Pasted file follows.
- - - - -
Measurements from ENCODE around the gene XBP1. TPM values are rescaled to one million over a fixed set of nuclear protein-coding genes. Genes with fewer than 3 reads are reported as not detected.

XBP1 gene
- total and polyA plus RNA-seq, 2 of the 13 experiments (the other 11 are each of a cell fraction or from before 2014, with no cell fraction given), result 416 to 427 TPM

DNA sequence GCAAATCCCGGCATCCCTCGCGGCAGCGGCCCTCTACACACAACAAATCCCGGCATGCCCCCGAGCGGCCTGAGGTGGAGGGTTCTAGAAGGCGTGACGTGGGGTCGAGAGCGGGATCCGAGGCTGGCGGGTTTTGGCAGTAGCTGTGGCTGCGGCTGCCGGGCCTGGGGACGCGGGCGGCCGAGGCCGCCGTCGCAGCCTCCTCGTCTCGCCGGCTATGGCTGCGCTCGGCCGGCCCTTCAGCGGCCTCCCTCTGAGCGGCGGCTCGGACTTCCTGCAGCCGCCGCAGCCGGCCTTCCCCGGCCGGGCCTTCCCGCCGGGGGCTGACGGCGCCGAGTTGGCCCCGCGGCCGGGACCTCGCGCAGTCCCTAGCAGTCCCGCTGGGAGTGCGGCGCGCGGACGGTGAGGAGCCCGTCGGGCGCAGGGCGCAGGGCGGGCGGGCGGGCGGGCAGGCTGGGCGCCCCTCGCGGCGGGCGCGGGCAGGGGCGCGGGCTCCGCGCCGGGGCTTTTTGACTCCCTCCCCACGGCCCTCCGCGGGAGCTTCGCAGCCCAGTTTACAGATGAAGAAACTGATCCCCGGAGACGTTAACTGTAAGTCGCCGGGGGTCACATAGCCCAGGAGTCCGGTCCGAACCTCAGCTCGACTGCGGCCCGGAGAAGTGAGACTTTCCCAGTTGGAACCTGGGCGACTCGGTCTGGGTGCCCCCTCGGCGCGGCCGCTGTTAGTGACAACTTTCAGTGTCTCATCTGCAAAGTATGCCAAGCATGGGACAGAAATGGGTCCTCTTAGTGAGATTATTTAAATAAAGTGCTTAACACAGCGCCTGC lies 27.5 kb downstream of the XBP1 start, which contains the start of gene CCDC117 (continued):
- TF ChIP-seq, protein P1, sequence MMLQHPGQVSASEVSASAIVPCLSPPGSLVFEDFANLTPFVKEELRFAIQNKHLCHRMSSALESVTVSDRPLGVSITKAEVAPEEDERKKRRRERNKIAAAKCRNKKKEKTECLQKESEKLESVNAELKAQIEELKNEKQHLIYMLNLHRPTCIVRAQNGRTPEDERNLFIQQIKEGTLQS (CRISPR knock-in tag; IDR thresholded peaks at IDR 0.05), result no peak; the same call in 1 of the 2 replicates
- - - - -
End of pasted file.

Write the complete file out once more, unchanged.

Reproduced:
Measurements from ENCODE around the gene XBP1. TPM values are rescaled to one million over a fixed set of nuclear protein-coding genes. Genes with fewer than 3 reads are reported as not detected.

XBP1 gene
- total and polyA plus RNA-seq, 2 of the 13 experiments (the other 11 are each of a cell fraction or from before 2014, with no cell fraction given), result 416 to 427 TPM

DNA sequence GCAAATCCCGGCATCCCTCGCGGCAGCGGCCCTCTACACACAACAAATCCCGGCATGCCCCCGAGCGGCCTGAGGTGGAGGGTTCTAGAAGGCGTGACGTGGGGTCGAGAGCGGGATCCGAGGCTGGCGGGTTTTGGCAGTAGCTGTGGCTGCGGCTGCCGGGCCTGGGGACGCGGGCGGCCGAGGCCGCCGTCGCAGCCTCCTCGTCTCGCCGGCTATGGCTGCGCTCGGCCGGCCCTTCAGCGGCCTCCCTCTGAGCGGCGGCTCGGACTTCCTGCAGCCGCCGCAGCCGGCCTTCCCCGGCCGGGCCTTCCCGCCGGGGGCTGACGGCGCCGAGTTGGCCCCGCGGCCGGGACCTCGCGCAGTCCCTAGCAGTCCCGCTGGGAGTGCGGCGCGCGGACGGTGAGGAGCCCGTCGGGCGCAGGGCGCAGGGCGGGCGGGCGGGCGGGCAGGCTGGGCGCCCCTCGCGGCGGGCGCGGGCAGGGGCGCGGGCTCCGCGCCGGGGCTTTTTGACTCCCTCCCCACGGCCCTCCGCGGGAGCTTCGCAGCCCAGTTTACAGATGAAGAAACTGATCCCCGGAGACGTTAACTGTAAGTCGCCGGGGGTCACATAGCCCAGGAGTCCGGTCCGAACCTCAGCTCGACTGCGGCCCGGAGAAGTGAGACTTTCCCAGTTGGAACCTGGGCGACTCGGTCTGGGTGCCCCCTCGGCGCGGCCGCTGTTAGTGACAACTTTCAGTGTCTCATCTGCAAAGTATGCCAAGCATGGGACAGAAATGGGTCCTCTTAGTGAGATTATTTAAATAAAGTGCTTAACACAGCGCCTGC lies 27.5 kb downstream of the XBP1 start, which contains the start of gene CCDC117 (continued):
- TF ChIP-seq, protein P1, sequence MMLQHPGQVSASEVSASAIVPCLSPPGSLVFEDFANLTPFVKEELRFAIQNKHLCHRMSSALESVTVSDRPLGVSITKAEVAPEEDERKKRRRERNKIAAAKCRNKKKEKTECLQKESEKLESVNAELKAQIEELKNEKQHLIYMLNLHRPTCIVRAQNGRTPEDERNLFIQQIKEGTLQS (CRISPR knock-in tag; IDR thresholded peaks at IDR 0.05), result no peak; the same call in 1 of the 2 replicates